The NCAA has made significant changes to college baseball’s recruiting process, establishing a timeframe for when coaches can legally reach out to a high school prospect.
Below are the updated recruiting rules for college baseball coaches.
September 1 of a high school student’s junior year:
- College coaches can begin sending all forms of communications to student-athletes, ranging from emails and texts to direct messages on social media and phone calls
- Student-athletes and their parents can begin taking official visits. Per NCAA rules, athletes can take no more than five official visits to D1 schools. Only one official visit is allowed per school.
- Athletes can coordinate unofficial visits with a school’s athletic department to meet and have recruiting conversations with the coach, coaching staff, and players while on campus.
July 1 before the prospect’s senior year of high school:
- College coaches can begin making off-campus visits to student-athletes at their home or school.
As programs across the country adjust to the new recruiting regulations – which are intended to create parity in recruiting – Mississippi’s national championship-winning coaches recently voiced their opinions on the changes during an episode of SportsTalk Mississippi.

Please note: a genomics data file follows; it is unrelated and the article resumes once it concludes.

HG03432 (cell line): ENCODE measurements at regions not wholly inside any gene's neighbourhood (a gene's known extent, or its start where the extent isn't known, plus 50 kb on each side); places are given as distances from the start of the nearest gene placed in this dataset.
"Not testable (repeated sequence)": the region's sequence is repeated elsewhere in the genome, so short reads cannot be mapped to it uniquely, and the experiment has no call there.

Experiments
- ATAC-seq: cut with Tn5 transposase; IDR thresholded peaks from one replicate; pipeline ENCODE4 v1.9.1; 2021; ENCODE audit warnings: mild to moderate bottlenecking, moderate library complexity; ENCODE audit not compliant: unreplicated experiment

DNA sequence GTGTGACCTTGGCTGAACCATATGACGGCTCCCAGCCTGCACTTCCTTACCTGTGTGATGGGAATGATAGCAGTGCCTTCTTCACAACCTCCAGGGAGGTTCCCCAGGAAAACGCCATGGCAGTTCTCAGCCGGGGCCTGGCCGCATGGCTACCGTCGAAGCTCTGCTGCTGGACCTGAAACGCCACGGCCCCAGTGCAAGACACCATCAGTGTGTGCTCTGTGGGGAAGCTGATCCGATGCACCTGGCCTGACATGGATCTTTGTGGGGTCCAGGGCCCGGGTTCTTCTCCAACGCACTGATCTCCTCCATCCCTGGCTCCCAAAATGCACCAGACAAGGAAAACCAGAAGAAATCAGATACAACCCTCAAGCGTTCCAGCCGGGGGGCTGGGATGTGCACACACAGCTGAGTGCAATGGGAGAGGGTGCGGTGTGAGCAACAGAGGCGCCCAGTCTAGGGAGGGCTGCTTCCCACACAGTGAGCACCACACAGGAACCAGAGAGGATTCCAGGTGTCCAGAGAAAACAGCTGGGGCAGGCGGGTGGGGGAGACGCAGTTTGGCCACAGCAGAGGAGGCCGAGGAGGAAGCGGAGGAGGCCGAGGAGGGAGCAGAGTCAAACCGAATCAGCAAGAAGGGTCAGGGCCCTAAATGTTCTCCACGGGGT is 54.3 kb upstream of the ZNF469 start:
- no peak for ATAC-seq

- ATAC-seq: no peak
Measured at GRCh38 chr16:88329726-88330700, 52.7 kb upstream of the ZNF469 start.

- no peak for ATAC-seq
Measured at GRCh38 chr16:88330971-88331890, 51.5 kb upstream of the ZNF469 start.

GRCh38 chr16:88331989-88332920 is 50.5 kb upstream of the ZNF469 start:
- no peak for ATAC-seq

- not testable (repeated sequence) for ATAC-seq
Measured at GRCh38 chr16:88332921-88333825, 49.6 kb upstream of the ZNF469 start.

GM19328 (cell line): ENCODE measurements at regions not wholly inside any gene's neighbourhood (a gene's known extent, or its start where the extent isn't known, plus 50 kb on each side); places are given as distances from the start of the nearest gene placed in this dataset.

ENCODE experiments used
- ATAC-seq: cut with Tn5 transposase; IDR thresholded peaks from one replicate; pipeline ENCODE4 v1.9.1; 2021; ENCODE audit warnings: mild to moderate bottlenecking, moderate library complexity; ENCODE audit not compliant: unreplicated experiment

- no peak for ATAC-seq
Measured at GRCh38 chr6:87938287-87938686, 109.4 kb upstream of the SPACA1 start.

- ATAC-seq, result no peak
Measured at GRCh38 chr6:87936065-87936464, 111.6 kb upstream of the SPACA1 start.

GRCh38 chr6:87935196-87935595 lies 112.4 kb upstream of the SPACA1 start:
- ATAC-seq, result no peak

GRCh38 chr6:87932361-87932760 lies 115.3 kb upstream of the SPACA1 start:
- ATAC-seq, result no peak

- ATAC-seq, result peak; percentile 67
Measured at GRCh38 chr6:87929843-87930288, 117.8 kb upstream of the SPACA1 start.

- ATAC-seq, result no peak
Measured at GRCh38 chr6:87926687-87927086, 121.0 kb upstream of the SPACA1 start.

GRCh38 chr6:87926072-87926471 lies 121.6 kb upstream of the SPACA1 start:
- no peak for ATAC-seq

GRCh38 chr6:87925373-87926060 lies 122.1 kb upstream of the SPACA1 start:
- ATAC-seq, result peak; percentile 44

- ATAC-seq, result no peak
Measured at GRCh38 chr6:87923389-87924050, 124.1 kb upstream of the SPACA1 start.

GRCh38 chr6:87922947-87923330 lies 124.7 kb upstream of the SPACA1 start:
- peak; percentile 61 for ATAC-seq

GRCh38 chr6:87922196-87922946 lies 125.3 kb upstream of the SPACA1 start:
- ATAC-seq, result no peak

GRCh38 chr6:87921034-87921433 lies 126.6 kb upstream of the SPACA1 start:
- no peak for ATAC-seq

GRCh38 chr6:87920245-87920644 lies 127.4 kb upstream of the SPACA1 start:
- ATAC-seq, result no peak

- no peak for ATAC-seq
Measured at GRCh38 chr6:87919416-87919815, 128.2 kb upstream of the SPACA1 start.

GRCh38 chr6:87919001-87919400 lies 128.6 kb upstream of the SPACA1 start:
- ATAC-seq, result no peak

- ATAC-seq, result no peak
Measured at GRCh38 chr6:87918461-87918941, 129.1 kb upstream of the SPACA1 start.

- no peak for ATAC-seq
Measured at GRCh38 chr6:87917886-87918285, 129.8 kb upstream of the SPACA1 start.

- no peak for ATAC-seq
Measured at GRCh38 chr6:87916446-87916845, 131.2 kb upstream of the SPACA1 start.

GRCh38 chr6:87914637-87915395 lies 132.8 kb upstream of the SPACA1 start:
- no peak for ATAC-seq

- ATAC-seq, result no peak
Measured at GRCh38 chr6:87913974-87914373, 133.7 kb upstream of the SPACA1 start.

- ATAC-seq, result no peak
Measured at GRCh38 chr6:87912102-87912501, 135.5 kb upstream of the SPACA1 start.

Mike Bianco, Ole Miss
Ole Miss head coach Mike Bianco expressed agreement with the new rule. He appreciates the idea of recruiting one class at a time instead of having to cater to a younger group of teens who still have multiple years of high school remaining before having to commit to a college program.
“I understand it and I respect it … I think most college coaches would prefer to be back like it was 15-20 years ago when you were recruiting one class rather than four, and now when you throw on top of it you’ve got the transfer portal and NIL, there’s a lot to juggle throughout the recruiting process and trying to put together a roster.”
Though Bianco is in favor of the new rule, he would like to see the NCAA find a way to enforce strict penalties for violators.
“I’m just hopeful that if you’re going to put all of these rules in, that you’re going to be really strict if you find out that people are breaking the rules … I think a lot of times when you make rules, people try to push right up against rules or even right past the rules.”
Chris Lemonis, Mississippi State
Mississippi State head coach Chris Lemonis shared similar sentiments as Bianco. Lemonis appreciates that the new rule will allow himself and his staff to dedicate more time to one specific recruiting class as well as their existing roster.
“I think it’s going to slow down recruiting. That’s the purpose of it. I like it … It gives some of your life back to your coaches. It’s hard to recruit a senior class and a junior class. Could you imagine sophomores and freshmen? That goes all the way down and you have to call them and talk to them and see them at tournaments. It’s a lot. Maybe the focus can come back to the athletes we have on campus a little bit more.”
As for younger recruits, Lemonis says that coaches can watch their games and the players can spectate matches at Dudy Noble Field as long as there is no direct communication between a MSU coach and a high school underclassman.
“We’ll be able to watch them play and they’ll still let them come to our games … they’ll stay committed and we’ll stay committed to them.”